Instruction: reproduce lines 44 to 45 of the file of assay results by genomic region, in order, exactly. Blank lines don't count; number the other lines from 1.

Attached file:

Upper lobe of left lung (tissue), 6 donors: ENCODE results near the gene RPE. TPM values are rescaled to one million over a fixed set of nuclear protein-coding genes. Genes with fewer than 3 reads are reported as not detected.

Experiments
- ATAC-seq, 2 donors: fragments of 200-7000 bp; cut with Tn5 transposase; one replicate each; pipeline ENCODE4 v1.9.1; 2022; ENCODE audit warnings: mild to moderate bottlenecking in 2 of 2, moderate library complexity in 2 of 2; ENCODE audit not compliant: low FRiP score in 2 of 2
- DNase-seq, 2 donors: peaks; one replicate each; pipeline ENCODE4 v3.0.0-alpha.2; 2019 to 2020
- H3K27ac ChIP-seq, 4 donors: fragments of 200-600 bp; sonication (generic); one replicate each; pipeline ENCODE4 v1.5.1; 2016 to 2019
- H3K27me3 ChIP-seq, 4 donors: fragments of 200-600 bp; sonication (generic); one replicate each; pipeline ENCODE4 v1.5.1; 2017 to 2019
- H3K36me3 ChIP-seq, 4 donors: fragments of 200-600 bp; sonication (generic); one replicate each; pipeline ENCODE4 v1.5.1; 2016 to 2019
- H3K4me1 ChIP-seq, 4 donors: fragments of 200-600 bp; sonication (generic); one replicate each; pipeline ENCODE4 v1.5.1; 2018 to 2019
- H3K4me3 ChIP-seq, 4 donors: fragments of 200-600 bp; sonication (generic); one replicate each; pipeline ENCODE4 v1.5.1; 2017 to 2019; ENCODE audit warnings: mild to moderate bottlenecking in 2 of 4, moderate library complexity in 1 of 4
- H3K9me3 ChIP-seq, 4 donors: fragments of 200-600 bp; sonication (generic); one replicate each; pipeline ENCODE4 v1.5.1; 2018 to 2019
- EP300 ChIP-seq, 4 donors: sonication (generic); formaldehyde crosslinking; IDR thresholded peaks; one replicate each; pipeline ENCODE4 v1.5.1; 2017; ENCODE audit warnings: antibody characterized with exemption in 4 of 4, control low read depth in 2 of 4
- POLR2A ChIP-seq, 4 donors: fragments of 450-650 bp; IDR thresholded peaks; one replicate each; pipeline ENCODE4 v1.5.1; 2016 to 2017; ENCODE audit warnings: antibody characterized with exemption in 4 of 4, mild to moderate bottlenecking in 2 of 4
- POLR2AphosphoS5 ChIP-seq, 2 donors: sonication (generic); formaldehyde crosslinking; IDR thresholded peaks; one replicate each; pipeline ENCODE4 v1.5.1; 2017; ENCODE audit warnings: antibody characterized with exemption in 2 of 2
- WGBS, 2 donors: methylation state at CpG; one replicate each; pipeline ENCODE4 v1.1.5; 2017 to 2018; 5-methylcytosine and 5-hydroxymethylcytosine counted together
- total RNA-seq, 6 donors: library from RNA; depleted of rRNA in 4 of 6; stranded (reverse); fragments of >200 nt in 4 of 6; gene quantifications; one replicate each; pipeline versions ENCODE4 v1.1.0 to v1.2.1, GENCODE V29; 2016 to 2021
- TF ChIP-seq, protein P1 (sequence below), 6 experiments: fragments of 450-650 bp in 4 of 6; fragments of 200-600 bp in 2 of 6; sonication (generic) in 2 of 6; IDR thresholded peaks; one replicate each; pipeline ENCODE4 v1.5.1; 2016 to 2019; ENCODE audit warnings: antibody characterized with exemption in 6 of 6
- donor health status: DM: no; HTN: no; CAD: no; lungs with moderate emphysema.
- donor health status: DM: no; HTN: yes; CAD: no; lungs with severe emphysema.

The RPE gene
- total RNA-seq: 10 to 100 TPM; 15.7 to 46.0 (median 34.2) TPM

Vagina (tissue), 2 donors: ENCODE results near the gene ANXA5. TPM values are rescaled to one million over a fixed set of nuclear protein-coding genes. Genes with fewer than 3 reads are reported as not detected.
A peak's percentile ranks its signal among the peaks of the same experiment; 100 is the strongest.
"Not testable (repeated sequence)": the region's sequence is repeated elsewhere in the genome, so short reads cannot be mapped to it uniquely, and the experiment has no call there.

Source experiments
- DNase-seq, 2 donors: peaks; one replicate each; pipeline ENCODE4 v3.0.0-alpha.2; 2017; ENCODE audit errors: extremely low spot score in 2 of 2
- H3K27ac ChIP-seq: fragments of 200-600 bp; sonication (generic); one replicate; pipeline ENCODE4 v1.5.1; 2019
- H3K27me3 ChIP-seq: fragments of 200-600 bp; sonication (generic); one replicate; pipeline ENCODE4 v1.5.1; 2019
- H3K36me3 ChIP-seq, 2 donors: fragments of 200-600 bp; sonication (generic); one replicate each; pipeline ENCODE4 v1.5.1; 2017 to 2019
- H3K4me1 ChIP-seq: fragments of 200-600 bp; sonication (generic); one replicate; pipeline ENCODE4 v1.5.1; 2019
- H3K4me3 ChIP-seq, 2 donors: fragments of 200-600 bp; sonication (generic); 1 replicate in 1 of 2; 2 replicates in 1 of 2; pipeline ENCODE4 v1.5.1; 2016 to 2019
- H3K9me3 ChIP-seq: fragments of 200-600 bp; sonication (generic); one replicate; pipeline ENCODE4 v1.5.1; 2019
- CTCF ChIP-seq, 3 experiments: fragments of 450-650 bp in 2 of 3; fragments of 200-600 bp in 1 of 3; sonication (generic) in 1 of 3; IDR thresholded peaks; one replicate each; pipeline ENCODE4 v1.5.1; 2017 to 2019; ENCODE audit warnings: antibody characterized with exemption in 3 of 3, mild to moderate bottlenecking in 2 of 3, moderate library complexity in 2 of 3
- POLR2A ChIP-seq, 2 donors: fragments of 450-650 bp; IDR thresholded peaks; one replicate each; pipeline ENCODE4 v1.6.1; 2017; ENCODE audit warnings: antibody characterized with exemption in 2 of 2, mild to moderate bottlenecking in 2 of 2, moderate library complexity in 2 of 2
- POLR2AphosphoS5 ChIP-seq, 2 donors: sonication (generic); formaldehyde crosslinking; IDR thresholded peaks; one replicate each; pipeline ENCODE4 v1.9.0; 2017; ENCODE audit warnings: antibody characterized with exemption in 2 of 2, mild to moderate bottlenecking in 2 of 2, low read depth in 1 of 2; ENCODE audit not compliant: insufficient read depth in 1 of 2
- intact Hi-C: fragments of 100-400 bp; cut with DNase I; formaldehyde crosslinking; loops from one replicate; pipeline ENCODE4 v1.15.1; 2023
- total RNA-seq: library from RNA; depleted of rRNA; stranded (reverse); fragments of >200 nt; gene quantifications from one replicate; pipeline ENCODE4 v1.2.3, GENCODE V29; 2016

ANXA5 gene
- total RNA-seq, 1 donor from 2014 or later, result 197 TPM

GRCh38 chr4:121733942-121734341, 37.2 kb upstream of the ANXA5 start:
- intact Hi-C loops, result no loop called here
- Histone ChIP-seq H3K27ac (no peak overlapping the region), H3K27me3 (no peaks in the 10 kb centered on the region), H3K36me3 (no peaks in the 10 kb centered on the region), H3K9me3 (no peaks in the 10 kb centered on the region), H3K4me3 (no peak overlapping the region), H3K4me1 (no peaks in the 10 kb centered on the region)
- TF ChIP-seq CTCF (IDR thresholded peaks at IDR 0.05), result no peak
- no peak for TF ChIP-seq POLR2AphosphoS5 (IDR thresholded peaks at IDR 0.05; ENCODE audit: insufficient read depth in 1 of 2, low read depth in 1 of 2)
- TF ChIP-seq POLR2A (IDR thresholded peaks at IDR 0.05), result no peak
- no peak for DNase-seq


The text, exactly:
- TF ChIP-seq POLR2A (IDR thresholded peaks at IDR 0.05), result no peak
- no peak for DNase-seq